Job Fields / Postions in INDUSTRY

Research & Development

Research is not only done at universities but also in industry. However, research in industry is profit-driven with the aim to commercialize a useful product. This means less flexibility in the choice of the research topic and a stricter schedule. Unlike research in academia, research in industry is more of a teamwork with numerous smaller projects. This also includes regular communication with other departments and the management.

Presentations at conferences and publishing are not common in industry due to confidentiality issues. There are often restrictions on the publication of research results, which makes it almost impossible to be recognized for new findings. A common misconception is that research in industry is easier but the demands placed on researchers are the same. A science background or PhD is required and skills like analytical thinking, hypothesis testing, accuracy and numeracy among others are highly valued.

Job Positions:

Discovery or preclinical researcher, manager of a research team or facility

Skills:

analytical thinking, accuracy, technical skills, communication (to non-scientists), good time management, flexibily, team player

Source: Gramlich, P., Bodewits, K. (2018). PhD! And, next? A guide for natural- and life scientists. Munich: NaturalScience.careers; Blackford, S. (2012). Career Planning for Research Bioscientists. UK: Wiley-Blackwell.  https://career.ucsf.edu/phds/non-academic/every-month/industry-researcher#What-does-a-career-in-industry-research-look-like&nbsp  

 

 Links with further information

Research & Development scientist

Information 

Experience report:

Manager / Head of a research team

 

 

Clinical Research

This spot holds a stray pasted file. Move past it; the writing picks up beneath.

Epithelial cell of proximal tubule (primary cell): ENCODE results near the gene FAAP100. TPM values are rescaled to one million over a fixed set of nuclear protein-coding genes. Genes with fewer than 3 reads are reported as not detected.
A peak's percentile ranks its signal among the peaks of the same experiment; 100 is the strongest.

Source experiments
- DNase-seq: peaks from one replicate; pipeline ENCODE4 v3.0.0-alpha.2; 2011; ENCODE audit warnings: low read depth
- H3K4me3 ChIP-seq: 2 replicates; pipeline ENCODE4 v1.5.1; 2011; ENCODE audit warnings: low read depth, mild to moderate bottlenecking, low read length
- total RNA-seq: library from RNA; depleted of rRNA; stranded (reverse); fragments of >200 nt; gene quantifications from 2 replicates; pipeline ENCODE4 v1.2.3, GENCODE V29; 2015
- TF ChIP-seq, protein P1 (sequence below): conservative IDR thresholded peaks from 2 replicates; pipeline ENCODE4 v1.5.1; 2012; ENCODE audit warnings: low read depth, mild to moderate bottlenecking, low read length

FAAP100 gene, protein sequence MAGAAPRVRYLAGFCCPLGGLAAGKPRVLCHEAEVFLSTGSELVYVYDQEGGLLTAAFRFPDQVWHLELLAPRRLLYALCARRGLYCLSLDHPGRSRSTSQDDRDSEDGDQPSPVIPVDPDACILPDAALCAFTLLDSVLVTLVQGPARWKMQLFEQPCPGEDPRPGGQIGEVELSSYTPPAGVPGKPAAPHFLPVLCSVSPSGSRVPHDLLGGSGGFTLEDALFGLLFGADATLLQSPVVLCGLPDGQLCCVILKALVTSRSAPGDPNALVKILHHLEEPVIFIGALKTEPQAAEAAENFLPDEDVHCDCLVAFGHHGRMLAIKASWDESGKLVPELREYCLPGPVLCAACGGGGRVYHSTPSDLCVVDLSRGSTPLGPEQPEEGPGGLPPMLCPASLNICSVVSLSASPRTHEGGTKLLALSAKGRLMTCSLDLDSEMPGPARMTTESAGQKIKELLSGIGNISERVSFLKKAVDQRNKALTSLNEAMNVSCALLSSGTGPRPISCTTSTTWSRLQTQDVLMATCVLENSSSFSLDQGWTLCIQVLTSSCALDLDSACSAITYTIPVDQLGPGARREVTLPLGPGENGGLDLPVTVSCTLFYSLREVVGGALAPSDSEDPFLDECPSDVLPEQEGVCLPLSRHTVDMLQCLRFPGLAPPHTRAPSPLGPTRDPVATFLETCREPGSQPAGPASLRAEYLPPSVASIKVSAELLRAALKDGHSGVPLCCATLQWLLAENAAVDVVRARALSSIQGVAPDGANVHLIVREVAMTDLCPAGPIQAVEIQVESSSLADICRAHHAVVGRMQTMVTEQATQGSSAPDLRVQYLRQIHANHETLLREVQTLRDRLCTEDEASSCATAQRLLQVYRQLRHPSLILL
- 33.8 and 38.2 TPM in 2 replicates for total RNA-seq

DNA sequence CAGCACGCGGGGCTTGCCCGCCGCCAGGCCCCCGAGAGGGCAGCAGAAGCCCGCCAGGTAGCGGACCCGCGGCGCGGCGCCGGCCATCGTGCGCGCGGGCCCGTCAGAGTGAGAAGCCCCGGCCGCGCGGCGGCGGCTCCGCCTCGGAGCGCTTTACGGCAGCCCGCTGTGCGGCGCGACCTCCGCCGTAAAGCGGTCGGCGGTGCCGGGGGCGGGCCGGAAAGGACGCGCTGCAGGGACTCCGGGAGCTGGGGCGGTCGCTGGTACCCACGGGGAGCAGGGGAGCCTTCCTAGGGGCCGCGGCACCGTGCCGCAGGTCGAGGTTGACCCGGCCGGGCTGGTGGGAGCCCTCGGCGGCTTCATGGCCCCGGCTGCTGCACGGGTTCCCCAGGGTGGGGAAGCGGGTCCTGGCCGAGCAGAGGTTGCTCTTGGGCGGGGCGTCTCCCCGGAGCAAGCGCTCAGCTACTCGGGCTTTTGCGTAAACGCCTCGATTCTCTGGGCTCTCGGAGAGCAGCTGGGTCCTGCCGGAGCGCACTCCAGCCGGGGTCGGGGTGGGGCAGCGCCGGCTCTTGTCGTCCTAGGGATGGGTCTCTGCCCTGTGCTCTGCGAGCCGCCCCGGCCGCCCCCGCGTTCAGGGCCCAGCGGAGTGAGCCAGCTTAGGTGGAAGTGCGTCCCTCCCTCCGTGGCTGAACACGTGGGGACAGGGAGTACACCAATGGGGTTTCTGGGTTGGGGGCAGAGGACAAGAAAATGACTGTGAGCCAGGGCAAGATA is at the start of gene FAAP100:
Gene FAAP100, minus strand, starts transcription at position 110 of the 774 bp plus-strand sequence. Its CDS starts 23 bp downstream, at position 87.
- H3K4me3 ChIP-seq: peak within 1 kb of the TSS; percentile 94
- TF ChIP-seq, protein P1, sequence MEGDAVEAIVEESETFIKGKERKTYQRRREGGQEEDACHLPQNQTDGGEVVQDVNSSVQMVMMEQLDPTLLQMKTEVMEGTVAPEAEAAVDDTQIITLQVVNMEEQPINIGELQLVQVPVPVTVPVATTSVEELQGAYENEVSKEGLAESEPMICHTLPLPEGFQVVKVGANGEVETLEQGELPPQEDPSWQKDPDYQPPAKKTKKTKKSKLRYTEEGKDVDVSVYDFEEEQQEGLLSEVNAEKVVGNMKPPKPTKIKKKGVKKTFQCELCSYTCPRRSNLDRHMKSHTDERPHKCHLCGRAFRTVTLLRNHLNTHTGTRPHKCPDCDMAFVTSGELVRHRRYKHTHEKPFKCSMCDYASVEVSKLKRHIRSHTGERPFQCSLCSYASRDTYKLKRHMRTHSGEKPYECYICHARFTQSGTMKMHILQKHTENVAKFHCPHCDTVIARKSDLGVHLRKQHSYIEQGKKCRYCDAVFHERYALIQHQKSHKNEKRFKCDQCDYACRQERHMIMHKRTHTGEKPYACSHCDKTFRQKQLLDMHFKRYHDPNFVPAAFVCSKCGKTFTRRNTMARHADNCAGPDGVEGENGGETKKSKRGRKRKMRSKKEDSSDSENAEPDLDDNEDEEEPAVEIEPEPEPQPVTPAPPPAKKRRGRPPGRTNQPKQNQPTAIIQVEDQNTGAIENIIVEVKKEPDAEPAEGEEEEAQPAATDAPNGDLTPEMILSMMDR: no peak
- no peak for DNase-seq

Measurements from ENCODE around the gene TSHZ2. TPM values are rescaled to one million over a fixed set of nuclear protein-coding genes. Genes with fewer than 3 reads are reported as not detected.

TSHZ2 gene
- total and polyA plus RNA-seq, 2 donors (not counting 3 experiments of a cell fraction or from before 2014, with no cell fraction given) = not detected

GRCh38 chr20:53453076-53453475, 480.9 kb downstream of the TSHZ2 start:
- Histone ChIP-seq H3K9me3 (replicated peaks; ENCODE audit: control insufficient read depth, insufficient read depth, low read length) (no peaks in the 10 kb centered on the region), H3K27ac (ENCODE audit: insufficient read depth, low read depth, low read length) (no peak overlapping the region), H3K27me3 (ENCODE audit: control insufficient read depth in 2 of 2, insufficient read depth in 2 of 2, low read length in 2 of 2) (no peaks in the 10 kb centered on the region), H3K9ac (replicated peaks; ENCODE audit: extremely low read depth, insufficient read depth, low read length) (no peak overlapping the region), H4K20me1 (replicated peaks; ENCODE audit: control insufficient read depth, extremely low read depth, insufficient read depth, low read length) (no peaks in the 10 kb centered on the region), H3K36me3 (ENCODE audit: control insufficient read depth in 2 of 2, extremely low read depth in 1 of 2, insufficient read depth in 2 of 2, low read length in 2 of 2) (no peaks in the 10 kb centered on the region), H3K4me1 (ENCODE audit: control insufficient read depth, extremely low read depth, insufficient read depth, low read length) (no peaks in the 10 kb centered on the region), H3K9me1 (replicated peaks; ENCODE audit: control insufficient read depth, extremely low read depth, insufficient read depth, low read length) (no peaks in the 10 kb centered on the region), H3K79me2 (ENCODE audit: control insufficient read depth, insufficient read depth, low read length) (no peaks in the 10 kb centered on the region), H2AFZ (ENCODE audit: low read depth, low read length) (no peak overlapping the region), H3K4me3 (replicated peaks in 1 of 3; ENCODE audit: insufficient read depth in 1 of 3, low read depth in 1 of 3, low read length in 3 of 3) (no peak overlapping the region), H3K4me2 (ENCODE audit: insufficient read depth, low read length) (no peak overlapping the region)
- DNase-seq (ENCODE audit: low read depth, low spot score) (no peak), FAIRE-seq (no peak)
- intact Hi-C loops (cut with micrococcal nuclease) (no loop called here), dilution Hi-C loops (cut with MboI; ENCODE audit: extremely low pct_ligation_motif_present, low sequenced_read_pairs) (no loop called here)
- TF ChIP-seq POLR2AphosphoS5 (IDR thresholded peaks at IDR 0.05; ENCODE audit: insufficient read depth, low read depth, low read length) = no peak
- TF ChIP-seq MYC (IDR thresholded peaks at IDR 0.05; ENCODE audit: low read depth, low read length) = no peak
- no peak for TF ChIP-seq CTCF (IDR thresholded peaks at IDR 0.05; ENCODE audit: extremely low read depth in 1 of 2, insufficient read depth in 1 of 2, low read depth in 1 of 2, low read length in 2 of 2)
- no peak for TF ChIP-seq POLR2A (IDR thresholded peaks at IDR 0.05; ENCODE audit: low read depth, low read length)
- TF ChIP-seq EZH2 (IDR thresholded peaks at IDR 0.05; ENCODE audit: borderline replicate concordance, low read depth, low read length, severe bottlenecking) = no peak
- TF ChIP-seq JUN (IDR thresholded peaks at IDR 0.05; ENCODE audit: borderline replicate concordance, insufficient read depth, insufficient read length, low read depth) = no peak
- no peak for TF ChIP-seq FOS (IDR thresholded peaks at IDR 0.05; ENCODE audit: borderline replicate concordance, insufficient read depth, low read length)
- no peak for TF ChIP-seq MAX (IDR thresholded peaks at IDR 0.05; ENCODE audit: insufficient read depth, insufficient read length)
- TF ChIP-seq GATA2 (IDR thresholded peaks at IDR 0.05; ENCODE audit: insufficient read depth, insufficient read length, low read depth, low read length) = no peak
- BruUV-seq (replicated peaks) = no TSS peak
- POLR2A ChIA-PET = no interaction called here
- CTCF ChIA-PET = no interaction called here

In the field of clinical research, documentation during clinical trials is the principle task. A CRA (clinical research associate) is responsible for the coordination and supervision of a trial. This process includes writing protocols, developing templates for data acquisition, to ensure the ethical manner and the fulfillment of prescribed regulations of a trial, to instruct and inform patients and doctors about the trial and to write reports for publication. In short, a CRA is a project manager who is managing all stages of the clinical trial. Therefore, communication is another important skill because a CRA is in contact with a large number of different people from different contexts. He or she needs to travel to several locations, which requires flexibility from the worker.

Clinical Research Organizations, companies from the pharma and biotech sector and hospitals are possible employers. Job entrants start their career in the role of a low-level CRA whether they have a graduate or post-graduate degree. Then they can move up to become higher-level CRAs with growing responsibilities like training staff. With some years of experience in the field, working as a consultant or freelancer is another option. It takes about 7 years of working experience as a CRA before one can become a clinical research manager. In this job field, hands-on experience is the key that cannot be replaced with a higher academic qualification. Typically, clinical research workers have graduated in life sciences, medical sciences, nursing or in the broader fields of biology or chemistry. A post-graduate course in clinical research is an advantage.

Job Positions:

Clinical research associate, clinical research manager

Skills:

Knowledge of current regulations, clinical trial knowledge, documentation , data  analysis, organization and communication, willingness to travel, empathy

 

 Links with further information

Clinical Research Scientist:  

Clinical Research Associate:

Clinical Research Manager: 

 

Source: Gramlich, P., Bodewits, K. (2018). PhD! And, next? A guide for natural- and life scientists. Munich: NaturalScience.careers; https://jobs.newscientist.com/en-gb/article/a-career-in-clinical-research/ 

Science Application

After a PhD or a Postdoc in science, some researchers consider further career options outside of academia and away from the bench, however still linked to science. Such science application positions include various job opportunities, such as an application scientist, a MSL (medical science liason manager) or a regulatory expert, and many more. Depending on your level and expertise of research experience and responsibilities, you can either enter such a position in industry directly, or you might find it easier to firstly apply to a R&D position and then transfer from there to a science application position. In a R&D position, you will most likely – or you can make the effort to – be in contact with departments related to R&D, such as clinical research, medical management, regulatory affairs, scientific advisory, etc., which can make it easier to join such a team from inside than from outside the company.